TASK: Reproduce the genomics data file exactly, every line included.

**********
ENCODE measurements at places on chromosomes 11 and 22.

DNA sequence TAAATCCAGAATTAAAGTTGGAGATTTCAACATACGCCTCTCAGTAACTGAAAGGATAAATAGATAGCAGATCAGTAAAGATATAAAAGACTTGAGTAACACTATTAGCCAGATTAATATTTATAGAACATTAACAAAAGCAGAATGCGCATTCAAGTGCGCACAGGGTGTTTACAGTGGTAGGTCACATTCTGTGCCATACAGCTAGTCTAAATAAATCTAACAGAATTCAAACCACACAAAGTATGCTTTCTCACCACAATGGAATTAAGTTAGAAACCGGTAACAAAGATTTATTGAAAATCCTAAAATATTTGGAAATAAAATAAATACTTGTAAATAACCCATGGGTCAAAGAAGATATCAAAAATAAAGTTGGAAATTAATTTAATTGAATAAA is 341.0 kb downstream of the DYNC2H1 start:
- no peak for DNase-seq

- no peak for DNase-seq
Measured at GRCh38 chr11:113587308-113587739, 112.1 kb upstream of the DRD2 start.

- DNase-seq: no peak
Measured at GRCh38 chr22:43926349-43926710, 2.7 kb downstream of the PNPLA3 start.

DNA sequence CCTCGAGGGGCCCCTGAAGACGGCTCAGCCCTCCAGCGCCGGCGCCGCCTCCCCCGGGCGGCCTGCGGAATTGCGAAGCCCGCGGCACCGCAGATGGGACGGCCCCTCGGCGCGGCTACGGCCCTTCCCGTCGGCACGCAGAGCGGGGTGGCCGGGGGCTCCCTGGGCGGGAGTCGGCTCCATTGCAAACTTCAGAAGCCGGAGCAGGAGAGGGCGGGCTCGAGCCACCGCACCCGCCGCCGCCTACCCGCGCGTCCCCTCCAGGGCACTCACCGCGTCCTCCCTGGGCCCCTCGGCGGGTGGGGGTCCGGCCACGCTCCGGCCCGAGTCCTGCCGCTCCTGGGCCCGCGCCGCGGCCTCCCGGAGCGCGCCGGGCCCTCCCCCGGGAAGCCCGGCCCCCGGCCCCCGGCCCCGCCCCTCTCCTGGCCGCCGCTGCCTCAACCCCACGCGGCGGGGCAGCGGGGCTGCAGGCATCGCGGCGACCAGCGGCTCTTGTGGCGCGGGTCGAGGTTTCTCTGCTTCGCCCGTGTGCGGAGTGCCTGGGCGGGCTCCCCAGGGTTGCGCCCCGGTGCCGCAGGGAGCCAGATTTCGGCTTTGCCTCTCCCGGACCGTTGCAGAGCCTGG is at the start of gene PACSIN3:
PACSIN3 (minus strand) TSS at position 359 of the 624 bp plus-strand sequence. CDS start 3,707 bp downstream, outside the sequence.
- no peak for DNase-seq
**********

ENCODE measurements at places on chromosomes 11 and 22.

DNA sequence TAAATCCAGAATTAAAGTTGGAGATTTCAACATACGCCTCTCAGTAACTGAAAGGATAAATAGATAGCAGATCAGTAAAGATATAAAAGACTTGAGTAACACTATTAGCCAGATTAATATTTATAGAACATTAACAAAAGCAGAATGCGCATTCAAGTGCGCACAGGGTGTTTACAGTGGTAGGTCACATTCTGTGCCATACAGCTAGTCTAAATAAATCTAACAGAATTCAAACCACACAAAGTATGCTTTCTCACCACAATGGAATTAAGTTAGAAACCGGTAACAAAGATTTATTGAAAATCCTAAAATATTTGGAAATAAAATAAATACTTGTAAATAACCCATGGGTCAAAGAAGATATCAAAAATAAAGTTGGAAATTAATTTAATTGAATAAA is 341.0 kb downstream of the DYNC2H1 start:
- no peak for DNase-seq

- no peak for DNase-seq
Measured at GRCh38 chr11:113587308-113587739, 112.1 kb upstream of the DRD2 start.

- DNase-seq: no peak
Measured at GRCh38 chr22:43926349-43926710, 2.7 kb downstream of the PNPLA3 start.

DNA sequence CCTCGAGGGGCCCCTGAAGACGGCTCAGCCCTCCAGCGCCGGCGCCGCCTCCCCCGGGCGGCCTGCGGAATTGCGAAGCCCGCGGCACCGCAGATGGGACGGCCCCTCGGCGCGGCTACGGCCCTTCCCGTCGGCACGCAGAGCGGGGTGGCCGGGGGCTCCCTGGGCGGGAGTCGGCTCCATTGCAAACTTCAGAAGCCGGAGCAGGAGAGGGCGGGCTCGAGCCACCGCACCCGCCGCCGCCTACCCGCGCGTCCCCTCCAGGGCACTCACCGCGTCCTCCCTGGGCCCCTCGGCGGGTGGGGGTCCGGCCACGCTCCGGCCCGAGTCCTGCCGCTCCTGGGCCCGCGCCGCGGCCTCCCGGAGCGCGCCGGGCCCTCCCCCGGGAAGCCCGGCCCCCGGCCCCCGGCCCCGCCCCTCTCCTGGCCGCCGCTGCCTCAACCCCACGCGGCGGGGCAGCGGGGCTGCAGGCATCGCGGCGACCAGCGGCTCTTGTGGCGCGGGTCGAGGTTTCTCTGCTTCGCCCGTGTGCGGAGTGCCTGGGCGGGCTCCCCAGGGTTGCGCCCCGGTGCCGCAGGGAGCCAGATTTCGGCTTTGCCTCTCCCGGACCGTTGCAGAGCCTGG is at the start of gene PACSIN3:
PACSIN3 (minus strand) TSS at position 359 of the 624 bp plus-strand sequence. CDS start 3,707 bp downstream, outside the sequence.
- no peak for DNase-seq